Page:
Posttraumatic stress, whether big T or little t, is a distortion of perception. Something terrible happened in the past, and today, feelings—anxiety, helplessness—erupt into the person’s consciousness, even though there is currently no present danger. The standard eight phases of eye movement desensitization and reprocessing (EMDR), with targeted sets of bilateral stimulation (BLS), have the reliable effect of moving this distorted perception to clarity and objectively accurate understanding of past and present realities. EMDR therapy targets and resolves the dysfunctionally stored memories that are the basis of an individual’s psychopathology. Typically, this means focusing EMDR procedures on specific disturbing memories. However, for some clients, at least some of the time, the only point of entry into the dysfunctional memory network will be an idealization defense—a behavior, or an image of self or others, that contains positive affect.
Adventure therapy, or therapy in an outdoor setting, has many origins. Most researchers agree that adventure therapy evolved from the Outward Bound tradition. In the 1960s and 1970s, Outward Bound gained reputation as an alternative treatment to incarceration for delinquent adolescents. Early researchers of adventure therapy posited that change occurred because of Hahn’s orientation toward character development. Activities that required the engagement of clients were seen as essential change elements of adventure therapy. Activities and consequences may be core elements of adventure therapy; however, their effectiveness was suspected without an empathic connection to staff. Adventure therapy seemed to work with clients who had experienced trauma, exhibited conduct-problem behaviors, or suffered from lack of trust, interpersonal problem-solving deficiencies, depression and anxiety. However, more research is needed to define the underlying basis for change within this population when treated in the outdoors.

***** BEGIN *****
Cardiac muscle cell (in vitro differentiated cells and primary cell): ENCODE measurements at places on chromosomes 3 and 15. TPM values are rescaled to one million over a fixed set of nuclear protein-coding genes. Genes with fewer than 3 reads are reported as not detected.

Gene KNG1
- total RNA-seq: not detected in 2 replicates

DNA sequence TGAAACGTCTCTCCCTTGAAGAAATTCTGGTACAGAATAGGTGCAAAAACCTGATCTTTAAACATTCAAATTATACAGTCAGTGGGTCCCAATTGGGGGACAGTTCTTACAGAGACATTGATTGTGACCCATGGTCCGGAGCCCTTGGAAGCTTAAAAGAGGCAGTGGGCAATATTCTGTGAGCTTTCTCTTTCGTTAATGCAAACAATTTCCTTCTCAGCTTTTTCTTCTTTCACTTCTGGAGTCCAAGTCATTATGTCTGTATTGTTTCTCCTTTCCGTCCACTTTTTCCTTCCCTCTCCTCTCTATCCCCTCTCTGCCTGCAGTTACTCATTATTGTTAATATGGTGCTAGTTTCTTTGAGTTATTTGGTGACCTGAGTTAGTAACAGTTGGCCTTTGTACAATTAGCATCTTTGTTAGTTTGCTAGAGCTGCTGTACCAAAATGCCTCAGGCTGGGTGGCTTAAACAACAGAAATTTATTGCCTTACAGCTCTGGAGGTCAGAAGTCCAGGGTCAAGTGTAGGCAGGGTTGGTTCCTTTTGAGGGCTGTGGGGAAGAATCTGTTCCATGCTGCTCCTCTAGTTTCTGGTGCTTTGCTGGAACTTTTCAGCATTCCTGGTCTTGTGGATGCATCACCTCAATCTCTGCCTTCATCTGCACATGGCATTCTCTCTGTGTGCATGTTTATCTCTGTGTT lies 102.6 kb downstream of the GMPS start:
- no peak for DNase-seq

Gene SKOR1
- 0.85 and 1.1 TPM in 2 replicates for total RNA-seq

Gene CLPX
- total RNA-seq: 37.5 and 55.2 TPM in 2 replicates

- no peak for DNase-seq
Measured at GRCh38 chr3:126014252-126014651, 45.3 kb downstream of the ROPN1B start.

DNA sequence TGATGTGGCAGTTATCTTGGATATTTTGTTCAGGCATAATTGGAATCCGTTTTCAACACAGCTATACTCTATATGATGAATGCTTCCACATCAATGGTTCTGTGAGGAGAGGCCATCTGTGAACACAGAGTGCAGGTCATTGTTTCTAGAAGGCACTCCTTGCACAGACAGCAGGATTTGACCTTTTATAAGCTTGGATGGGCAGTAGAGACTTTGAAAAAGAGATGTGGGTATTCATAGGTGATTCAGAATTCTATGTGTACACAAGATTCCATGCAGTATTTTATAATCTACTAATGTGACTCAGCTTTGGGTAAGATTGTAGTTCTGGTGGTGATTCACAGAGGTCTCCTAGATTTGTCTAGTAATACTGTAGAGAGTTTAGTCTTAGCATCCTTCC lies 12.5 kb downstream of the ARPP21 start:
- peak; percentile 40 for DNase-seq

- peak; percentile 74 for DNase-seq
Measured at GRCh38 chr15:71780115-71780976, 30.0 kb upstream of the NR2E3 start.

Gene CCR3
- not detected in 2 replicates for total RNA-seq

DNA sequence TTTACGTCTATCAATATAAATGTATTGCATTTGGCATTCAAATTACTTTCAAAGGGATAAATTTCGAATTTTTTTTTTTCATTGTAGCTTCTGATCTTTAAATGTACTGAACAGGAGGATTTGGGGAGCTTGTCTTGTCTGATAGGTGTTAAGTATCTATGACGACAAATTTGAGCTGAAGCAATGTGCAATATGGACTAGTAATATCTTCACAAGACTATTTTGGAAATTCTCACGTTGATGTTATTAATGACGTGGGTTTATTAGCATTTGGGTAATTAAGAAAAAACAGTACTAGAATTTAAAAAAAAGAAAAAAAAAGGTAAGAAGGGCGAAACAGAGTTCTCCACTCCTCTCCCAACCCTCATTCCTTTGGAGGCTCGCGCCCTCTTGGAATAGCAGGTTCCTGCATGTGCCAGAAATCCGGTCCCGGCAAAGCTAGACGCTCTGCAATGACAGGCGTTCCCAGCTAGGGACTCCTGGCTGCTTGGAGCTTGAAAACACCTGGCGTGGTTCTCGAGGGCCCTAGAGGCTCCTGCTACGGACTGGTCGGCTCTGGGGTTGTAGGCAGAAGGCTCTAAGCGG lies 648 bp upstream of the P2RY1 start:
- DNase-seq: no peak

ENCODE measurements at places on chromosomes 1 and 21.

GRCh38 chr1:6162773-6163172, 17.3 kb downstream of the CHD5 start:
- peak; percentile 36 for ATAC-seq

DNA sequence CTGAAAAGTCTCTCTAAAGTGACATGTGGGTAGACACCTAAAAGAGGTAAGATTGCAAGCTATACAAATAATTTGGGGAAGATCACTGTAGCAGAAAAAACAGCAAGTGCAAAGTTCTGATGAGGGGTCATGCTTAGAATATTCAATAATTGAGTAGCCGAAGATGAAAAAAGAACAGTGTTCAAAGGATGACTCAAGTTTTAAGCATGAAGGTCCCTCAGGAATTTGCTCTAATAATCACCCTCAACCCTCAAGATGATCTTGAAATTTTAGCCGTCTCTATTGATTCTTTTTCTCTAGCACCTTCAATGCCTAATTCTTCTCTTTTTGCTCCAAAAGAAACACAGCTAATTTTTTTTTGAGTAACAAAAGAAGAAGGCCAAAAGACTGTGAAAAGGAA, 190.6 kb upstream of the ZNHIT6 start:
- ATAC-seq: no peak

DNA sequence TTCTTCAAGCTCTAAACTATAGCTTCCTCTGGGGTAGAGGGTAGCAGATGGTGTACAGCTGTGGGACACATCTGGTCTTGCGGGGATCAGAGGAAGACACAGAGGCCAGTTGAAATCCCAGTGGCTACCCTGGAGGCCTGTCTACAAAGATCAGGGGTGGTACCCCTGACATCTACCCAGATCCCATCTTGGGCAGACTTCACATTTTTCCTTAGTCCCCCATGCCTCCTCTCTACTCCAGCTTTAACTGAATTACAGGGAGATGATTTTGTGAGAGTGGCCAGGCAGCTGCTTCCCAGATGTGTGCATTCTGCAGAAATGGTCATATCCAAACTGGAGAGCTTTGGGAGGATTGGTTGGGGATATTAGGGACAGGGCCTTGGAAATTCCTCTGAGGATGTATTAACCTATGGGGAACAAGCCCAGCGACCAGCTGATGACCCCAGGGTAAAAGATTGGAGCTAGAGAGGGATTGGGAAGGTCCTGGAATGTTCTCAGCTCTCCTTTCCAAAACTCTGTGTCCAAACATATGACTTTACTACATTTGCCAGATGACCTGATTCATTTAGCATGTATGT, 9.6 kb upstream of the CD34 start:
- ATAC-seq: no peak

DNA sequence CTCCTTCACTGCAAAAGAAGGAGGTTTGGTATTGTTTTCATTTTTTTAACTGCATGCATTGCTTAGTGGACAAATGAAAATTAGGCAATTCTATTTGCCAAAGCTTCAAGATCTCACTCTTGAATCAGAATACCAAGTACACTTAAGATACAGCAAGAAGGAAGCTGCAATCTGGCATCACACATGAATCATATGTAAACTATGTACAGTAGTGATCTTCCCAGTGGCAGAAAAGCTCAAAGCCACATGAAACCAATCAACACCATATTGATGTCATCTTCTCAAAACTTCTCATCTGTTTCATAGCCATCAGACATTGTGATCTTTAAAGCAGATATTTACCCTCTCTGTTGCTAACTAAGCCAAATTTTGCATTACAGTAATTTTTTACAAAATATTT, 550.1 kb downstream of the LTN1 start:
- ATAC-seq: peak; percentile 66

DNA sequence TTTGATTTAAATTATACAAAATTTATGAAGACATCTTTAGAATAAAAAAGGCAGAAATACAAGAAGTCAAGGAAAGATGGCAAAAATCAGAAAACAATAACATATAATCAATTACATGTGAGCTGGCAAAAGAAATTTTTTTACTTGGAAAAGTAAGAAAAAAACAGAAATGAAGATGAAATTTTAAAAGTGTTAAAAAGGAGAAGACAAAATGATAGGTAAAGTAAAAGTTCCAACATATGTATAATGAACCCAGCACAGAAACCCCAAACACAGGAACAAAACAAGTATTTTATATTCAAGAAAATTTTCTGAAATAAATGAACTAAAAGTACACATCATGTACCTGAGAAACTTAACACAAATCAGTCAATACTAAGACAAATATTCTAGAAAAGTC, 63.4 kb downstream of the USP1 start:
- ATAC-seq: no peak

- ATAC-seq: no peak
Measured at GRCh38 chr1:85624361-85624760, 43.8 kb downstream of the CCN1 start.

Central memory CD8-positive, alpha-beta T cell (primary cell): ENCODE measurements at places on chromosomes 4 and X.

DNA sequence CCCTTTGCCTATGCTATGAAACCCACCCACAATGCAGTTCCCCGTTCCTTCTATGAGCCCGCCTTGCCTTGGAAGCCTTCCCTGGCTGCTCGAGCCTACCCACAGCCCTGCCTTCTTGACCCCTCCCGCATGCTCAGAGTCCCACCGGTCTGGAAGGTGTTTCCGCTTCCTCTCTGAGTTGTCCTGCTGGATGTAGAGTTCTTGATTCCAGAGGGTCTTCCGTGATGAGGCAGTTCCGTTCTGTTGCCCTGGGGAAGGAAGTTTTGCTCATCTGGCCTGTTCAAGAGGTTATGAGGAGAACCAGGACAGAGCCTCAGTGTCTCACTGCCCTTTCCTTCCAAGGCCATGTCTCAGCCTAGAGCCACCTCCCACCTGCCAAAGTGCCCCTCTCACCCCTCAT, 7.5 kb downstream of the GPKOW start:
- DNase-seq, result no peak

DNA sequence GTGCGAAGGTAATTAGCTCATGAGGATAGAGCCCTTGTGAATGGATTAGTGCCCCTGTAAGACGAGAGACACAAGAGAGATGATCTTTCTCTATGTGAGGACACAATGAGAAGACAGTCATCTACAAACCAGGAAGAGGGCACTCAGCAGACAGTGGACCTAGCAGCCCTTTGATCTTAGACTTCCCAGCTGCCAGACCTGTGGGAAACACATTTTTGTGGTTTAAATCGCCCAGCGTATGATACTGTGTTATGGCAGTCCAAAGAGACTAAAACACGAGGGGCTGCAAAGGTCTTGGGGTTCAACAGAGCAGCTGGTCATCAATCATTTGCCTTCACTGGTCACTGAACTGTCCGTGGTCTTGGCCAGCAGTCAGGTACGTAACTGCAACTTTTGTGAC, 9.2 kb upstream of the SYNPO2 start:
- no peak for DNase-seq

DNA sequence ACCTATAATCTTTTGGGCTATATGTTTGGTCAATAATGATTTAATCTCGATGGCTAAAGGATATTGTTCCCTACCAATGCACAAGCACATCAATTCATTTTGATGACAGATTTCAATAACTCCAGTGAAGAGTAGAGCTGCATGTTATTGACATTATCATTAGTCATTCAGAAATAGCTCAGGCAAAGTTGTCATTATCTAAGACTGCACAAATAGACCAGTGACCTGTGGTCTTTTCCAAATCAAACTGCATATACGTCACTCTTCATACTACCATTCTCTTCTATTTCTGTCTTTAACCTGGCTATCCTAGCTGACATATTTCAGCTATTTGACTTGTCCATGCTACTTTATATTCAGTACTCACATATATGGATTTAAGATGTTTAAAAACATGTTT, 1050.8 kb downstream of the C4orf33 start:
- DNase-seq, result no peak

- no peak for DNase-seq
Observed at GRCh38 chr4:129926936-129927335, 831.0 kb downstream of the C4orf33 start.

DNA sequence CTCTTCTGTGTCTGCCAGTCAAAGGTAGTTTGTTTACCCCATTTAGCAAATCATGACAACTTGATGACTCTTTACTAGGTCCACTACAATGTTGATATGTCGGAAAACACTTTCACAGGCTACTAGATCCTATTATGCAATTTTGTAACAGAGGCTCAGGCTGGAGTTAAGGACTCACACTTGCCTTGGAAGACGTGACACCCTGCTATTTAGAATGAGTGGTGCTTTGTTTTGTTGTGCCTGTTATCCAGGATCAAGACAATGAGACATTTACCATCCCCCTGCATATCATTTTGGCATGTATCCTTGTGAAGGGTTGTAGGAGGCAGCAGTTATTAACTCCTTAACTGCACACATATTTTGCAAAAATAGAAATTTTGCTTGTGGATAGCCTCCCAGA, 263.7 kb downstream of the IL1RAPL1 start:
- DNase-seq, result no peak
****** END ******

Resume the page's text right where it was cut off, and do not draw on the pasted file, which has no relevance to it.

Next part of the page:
- Go to chapter: Second Helpings: AEDP (Accelerated Experiential Dynamic Psychotherapy) in the Treatment of Trauma and Eating Disorders
Second Helpings: AEDP (Accelerated Experiential Dynamic Psychotherapy) in the Treatment of Trauma and Eating Disorders
Accelerated experiential dynamic psychotherapy (AEDP) is an attachment-oriented, emotion-focused model of psychotherapy and trauma treatment. This chapter details the course of AEDP treatment for clients with active eating disorders (EDs). It uses vignettes and a transcript from a live therapy session to highlight salient concepts and illustrate AEDP interventions in action. AEDP is fundamentally an experiential model. AEDP uses two versions of the triangle of experience to conceptualize the process and the piece of work. The first represents what AEDP calls the client’s self-at-best, or the resilient self. The second represents what AEDP calls the client’s self-at-worst, or compromised self. At the beginning of treatment, AEDP interventions are focused on building safety and regulating anxiety so that core affect can surface. Metaprocessing is an essential element of any AEDP treatment process. It undoes our clients’ aloneness with dysregulating new experiences and helps them to metabolize them instead.